it does happen, all the time, just not to newsworthy people. Pneumonia can be contracted by people in their prime very readily (say, after a near drowning, or a serious bronchitis, or atelectasis, or a small blood clot in the lung).

Lost Boys was a hit film and sort of a cult movie for many, so there’s interest there. He was buying too many drugs to treat it himself, and he really should have gone to hospital to have it properly treated instead. Sure, he had a habit of self-medicating so maybe it was his past addictions that contributed to his death, but he still died of pneumonia…

I don’t see similarities to Michael Jackson here. Maybe to Elvis.

Mate, loads of young and otherwise healthy people die from “natural” causes like infectious diseases every day, including wealthy Americans, and despite the best treatment in the world. In the case of the chap you mention, his drug use is no doubt a contributing factor, but not the cause. he died from pneumonia, because that’s precisely what killed him.

In the case of Jackson, the suspicion is that he died as a direct overdose of a drug, which was wrongfully applied. He was given an anaesthetic agent, not a sleeping pill. And contrary to the indications for prescribing such medicine there was no anaesthetic equipment around, or an anaethetist.

Earlier this year I was hospitalised with a liver abscess, which has a mortality rate of around 30%. I was lucky, I responded well to the antibiotics, but not all people do, obviously, and not for want of good treatment. Just the way it goes. Work in a hospital for any time and you’ll soon see just how fickle that damned finger of fate can be.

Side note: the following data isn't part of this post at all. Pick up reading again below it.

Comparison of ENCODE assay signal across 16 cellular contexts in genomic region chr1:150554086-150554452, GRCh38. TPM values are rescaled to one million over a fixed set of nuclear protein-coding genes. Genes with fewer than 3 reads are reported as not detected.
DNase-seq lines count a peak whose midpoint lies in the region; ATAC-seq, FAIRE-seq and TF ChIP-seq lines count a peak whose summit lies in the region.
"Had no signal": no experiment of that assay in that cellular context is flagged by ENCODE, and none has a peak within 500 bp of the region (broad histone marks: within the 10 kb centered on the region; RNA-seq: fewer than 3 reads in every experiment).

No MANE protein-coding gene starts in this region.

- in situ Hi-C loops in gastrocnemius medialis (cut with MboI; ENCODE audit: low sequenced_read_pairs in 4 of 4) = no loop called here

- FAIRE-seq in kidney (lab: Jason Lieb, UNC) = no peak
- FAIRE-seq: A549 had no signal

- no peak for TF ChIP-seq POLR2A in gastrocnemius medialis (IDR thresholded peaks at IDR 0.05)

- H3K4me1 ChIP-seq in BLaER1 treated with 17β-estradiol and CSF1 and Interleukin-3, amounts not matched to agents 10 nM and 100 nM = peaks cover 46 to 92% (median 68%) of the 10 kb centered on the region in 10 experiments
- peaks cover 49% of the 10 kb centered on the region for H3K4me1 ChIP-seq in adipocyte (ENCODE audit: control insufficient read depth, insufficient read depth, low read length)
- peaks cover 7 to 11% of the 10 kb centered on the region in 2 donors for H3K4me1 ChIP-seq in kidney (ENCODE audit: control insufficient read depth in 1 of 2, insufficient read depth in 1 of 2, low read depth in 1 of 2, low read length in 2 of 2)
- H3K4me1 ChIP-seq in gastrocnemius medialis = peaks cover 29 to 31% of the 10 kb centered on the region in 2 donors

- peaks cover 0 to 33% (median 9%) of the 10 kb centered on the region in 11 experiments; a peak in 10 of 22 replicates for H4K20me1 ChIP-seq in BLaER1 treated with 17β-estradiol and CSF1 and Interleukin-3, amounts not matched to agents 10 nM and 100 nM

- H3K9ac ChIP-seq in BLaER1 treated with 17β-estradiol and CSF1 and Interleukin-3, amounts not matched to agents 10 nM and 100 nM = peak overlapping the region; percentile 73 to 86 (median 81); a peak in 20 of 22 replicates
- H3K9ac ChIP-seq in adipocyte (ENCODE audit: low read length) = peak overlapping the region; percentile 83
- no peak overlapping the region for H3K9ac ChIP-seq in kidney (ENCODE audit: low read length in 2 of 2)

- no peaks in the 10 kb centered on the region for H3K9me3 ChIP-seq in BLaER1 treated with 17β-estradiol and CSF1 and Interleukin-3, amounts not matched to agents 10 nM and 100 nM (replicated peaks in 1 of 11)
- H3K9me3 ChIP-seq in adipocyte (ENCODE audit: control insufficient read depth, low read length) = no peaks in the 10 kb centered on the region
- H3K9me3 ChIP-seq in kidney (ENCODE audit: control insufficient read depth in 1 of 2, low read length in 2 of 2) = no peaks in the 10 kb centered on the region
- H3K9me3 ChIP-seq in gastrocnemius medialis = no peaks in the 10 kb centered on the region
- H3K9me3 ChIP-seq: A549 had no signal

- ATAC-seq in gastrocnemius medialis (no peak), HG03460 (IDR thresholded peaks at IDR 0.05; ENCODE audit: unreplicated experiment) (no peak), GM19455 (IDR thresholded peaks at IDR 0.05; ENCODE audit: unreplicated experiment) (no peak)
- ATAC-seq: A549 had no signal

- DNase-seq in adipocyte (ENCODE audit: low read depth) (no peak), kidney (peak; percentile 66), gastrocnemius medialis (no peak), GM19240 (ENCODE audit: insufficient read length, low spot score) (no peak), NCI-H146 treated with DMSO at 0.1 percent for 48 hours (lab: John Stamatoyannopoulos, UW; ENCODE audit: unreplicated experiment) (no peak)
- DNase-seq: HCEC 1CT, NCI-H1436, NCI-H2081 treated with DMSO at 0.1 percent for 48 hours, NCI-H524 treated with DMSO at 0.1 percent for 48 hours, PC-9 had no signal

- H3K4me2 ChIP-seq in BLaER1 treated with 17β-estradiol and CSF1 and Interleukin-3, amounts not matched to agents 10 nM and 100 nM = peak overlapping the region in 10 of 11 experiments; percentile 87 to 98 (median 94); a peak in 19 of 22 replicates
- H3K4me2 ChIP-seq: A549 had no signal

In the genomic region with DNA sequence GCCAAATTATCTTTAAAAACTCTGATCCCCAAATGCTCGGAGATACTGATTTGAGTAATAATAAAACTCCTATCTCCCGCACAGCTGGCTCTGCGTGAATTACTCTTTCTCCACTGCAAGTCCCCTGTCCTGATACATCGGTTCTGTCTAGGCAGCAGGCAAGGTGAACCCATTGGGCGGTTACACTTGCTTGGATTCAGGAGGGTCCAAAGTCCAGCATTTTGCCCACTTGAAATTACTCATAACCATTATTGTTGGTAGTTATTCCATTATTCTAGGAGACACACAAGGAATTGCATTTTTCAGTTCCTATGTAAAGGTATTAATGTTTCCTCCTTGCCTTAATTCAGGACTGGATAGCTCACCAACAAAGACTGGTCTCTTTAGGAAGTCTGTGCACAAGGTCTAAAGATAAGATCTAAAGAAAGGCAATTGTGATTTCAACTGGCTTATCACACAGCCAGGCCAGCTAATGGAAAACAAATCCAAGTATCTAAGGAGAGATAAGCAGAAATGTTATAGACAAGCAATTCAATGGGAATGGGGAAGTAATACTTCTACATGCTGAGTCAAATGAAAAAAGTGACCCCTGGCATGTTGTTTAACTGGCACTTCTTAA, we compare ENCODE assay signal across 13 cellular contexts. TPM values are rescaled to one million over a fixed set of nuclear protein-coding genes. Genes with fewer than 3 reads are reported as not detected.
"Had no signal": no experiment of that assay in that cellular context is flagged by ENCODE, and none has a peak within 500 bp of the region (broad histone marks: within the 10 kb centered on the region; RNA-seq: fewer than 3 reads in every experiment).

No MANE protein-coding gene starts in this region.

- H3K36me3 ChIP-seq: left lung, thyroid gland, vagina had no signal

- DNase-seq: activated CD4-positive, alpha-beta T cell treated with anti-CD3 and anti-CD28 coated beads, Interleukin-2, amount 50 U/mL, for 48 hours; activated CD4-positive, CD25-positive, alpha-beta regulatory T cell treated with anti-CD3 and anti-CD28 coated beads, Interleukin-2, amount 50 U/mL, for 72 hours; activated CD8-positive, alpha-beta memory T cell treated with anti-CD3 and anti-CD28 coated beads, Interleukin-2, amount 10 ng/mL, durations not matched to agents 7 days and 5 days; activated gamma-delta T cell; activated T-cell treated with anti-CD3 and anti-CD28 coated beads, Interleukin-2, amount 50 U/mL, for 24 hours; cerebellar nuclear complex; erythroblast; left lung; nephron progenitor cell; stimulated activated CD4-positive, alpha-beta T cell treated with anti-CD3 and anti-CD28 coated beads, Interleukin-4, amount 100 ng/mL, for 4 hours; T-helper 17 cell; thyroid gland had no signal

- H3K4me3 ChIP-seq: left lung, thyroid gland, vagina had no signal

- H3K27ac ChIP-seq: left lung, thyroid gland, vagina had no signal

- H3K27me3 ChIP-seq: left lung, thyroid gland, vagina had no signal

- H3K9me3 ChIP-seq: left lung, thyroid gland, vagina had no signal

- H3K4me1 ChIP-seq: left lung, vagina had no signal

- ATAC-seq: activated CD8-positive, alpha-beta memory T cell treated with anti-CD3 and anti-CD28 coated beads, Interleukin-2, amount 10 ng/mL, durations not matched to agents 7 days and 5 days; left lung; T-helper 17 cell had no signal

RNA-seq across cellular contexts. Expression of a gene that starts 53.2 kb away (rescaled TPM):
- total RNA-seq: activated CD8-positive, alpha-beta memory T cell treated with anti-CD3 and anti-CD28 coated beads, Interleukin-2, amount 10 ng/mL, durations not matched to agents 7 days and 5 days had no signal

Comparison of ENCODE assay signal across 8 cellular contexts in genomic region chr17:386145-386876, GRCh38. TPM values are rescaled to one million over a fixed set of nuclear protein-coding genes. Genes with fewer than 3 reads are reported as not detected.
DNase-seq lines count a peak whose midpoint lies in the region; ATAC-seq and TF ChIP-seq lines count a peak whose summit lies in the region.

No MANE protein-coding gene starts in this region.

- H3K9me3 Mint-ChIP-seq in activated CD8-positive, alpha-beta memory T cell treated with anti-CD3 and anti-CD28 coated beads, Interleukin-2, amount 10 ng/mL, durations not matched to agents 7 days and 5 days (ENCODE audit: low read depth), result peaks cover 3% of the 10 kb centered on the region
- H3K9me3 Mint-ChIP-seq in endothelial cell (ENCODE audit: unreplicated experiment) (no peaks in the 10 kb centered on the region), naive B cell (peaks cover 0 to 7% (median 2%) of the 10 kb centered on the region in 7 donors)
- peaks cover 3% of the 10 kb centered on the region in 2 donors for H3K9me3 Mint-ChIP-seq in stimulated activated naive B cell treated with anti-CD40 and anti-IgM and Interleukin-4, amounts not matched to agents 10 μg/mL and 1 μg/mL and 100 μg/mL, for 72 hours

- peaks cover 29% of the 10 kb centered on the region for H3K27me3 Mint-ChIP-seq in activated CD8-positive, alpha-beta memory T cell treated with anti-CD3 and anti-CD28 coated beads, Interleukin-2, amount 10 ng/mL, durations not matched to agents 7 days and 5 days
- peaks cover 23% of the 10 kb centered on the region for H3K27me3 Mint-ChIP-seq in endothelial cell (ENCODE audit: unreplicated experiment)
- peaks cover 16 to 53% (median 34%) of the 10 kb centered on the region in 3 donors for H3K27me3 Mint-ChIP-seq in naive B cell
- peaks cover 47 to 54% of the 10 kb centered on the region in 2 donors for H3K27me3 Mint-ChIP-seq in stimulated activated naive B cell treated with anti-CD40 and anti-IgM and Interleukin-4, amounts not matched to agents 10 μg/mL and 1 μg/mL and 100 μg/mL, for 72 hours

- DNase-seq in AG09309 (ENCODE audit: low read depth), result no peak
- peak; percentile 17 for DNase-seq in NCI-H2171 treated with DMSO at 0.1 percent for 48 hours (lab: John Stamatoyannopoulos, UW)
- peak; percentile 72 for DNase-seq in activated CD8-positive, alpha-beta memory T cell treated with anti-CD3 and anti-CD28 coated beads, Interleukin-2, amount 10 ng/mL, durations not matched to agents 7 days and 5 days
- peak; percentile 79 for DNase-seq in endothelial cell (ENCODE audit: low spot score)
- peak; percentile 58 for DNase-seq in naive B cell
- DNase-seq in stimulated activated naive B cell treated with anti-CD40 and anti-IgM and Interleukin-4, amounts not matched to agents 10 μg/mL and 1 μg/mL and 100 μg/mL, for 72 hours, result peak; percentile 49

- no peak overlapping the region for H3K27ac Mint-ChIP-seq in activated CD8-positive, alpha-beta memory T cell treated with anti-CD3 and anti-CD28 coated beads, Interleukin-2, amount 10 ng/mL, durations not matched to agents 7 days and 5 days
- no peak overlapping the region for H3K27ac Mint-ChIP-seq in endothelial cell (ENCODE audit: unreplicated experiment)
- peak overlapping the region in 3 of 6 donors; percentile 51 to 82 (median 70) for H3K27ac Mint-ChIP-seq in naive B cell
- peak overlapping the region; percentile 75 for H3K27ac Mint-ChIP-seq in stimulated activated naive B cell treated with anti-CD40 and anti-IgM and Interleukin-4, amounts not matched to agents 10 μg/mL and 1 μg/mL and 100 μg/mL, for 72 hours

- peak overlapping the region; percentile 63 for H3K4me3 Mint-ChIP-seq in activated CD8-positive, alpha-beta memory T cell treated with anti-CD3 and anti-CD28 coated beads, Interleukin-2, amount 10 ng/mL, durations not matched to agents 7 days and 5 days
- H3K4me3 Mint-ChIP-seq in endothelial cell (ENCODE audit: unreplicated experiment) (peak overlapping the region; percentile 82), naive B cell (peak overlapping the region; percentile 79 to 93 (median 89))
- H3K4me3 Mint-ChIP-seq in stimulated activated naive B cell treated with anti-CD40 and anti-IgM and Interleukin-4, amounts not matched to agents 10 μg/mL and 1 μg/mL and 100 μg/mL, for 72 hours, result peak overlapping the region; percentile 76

But isn’t it misleading to call it natural causes if it never would’ve happened, the addict never would’ve experienced pneumonia or heart failure or whatever if he hadn’t been taking a shitload of drugs and he/she would likely have survived the event if his/her body hadn’t been ravaged by years of such abuse, including in the days and weeks leading up to the event?

Sure, the ultimate precise cause of death may be pneumonia or heart failure (depending on the particular case), but if the person suffered that event due to serious drug abuse and was unable to recover from it due to serious drug abuse, it seems misleading to call it natural. The overuse of drugs are ultimately what caused the death.

When a drunk driver is killed the headlines read “Drunk Driver Killed”. They don’t coyly state “Person Killed in Automotive Mishap.” Sure the precise cause of death is him plowing his car into a telephone pole, crashing through the window and flying out onto the road, where he split his skull open on the pavement, causing his brains to spill out and a large volume of blood to be lost." But it would be erroneous not to state that his death was caused by drunk driving, if he happened to be totally shitfaced and the time and that’s why he crashed.